The Community Partnership developed a collaborative strategy to house more than 100 of the most vulnerable, chronically homeless veterans living on the streets or in emergency shelters through its “VASH Plus” Program. This collaborative effort involved multiple government agencies and community partners, including the District of Columbia Department of Human Services, Veterans Affairs Medical Center, and D.C. Housing Authority. The program significantly reduced the wait time for housing vouchers available for homeless veterans through the HUD-VA Supportive Housing (VASH) program, and reduced barriers to housing for chronically homeless veterans with significant health challenges.
Problem or Challenge:
Many homeless veterans in Washington, D.C. and other parts of the nation are chronically homeless and living with significant health and behavioral health challenges. In past years housing assistance provided through the HUD-VA Supportive Housing (VASH) program has not always been targeted to veterans who are most in need, including those who have been chronically homeless and at risk of dying on the streets. Some of the most vulnerable chronically homeless veterans are not engaged in or willing to comply with the requirements of treatment programs available at local VA Medical Centers. The application process for housing vouchers often results in long delays or other barriers to housing access for chronically homeless people, and conventional case management services may not be enough to help these veterans achieve housing stability.
The VASH Plus collaborative partner agencies developed and implemented several changes to the traditional VASH approach with a focus on identifying the most vulnerable homeless veterans, streamlining and expediting the process for linking veterans with rental housing assistance, and tailoring support services to the needs of chronically homeless veterans with the greatest challenges. Some of these changes are briefly summarized here, and described in more detail in a case study that can be found at http://www.hudhre.info/documents/vashplus.pdf.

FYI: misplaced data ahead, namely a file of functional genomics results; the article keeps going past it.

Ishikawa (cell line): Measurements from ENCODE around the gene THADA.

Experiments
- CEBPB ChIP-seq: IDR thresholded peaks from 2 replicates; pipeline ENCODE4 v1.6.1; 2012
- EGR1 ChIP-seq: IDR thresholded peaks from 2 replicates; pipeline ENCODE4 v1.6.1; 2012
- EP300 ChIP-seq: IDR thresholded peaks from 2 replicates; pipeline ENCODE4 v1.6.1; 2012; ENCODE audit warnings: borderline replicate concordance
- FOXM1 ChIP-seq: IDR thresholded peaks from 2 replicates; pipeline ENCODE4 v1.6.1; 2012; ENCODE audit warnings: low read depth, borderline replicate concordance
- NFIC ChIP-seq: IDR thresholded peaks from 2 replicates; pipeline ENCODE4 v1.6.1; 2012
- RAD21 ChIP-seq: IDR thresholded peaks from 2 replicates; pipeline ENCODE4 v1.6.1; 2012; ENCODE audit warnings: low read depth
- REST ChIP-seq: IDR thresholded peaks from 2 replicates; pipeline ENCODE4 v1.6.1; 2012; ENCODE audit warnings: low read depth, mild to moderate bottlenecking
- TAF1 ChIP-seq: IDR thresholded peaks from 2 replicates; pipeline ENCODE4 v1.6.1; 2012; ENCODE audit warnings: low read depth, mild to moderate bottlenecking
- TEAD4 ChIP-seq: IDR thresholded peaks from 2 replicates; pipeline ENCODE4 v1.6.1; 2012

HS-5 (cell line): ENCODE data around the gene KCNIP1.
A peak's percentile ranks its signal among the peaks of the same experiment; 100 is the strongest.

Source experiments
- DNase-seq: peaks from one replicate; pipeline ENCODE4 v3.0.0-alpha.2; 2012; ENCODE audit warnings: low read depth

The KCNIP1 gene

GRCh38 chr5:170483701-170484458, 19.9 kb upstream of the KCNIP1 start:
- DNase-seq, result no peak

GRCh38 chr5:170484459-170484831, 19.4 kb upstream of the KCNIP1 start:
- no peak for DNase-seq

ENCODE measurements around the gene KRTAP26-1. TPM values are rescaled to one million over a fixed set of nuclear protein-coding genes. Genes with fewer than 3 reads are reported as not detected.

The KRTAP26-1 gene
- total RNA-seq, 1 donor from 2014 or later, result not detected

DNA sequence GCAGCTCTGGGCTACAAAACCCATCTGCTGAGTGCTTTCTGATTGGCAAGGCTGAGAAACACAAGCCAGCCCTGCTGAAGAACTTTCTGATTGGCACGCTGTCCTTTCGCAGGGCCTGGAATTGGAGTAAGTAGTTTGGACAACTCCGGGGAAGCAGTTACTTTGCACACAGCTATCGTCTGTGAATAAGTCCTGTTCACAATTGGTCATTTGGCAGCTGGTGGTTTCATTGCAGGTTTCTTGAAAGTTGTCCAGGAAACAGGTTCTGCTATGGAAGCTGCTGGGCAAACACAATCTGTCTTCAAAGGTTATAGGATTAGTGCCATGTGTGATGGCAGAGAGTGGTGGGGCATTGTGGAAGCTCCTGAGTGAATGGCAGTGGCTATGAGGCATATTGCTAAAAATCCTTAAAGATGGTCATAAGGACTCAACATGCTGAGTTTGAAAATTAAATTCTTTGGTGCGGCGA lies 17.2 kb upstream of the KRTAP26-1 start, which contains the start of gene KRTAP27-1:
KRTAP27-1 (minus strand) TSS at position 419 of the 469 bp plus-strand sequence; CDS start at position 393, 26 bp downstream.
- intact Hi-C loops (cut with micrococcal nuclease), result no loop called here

Using the Vulnerability Index, a survey was conducted to identify and prioritize more than 100 homeless veterans who were most at risk of dying on the streets.
The VA Medical Center and DC Department of Human Services (DHS) established an inter-governmental agreement to provide VA funding to DHS to pay for intensive case management services using a Housing First program model for veterans housed with VASH vouchers.
DC Housing Authority (DCHA) and Department of Human Services (DHS) collaborated to provide cross-training for staff responsible for housing applications and to streamline information exchange using an automated system to track the status of housing applications for all clients. The process worked to ensure that applications were complete and allowed many activities to progress simultaneously rather than in a linear process, expediting the approval process and streamlining access to housing.